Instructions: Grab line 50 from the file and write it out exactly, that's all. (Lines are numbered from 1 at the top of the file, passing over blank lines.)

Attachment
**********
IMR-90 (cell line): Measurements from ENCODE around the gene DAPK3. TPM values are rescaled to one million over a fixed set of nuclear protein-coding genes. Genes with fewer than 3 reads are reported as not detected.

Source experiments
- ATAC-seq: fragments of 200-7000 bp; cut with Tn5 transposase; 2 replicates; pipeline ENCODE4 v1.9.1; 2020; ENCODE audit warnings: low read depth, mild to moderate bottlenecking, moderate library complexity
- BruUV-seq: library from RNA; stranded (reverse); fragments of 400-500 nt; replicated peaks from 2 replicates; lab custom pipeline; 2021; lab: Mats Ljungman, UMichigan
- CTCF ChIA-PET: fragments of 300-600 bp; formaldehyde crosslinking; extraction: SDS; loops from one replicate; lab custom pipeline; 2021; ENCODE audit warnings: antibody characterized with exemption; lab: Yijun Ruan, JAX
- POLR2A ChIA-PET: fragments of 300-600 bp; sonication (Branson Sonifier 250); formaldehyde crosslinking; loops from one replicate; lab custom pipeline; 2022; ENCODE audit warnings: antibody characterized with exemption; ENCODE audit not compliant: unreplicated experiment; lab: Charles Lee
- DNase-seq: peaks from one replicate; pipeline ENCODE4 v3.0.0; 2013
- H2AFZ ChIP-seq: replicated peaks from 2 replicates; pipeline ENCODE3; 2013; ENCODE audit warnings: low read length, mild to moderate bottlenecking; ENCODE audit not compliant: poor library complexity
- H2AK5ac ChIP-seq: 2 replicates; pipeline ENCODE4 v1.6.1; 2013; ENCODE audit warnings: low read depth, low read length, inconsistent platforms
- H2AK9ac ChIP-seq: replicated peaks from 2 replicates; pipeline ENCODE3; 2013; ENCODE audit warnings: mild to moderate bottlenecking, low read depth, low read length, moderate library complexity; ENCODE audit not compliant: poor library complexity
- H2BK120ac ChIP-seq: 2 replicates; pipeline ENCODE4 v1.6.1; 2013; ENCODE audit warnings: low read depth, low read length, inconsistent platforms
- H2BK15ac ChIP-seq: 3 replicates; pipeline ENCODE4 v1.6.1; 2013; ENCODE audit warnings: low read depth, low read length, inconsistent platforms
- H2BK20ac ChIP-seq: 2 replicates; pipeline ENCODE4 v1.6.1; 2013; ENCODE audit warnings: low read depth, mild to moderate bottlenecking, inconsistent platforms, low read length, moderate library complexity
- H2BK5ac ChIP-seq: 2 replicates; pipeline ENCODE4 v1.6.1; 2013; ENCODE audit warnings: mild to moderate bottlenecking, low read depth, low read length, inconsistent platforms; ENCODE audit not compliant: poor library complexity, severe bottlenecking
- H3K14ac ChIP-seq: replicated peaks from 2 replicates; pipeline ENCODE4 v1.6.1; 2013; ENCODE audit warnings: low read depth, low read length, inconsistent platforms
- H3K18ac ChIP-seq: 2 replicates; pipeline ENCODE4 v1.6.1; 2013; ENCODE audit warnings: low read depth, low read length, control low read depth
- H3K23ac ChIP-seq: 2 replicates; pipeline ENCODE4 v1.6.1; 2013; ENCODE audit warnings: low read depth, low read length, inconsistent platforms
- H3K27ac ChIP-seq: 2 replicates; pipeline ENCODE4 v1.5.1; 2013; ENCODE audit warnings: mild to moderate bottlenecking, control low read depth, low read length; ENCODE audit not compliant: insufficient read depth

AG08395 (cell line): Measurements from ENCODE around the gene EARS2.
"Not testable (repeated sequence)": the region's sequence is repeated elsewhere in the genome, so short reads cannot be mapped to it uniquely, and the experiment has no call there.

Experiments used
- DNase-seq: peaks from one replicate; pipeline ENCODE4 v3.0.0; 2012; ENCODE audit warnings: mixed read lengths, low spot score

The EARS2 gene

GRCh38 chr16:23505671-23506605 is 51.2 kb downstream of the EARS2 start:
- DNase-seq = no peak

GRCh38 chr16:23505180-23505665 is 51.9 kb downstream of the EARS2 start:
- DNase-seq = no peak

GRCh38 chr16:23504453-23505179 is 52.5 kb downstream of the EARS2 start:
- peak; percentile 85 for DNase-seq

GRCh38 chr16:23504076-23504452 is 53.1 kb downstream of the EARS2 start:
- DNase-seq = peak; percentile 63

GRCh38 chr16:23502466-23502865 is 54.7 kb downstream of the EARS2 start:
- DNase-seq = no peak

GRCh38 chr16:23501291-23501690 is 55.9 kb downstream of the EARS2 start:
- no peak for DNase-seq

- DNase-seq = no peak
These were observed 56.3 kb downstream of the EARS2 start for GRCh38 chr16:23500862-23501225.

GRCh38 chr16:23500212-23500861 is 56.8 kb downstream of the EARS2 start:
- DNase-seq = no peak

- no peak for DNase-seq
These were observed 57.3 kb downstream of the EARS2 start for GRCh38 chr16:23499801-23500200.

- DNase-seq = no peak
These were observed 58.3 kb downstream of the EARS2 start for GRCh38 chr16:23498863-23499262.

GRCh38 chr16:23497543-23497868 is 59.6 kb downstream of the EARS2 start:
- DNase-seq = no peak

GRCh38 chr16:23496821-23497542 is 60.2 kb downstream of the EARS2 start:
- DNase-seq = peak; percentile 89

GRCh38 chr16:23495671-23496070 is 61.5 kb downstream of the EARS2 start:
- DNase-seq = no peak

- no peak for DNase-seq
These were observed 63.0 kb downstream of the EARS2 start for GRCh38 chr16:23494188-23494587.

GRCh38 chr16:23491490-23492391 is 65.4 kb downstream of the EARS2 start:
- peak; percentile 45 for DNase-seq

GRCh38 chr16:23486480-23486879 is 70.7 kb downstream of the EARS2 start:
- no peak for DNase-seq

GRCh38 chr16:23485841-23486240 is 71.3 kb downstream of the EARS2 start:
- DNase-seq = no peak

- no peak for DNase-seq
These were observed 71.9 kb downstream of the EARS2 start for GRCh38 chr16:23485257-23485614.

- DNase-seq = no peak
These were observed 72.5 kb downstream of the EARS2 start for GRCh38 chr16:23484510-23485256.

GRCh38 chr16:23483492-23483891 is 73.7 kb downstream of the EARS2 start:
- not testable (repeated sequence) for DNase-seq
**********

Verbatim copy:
- no peak for DNase-seq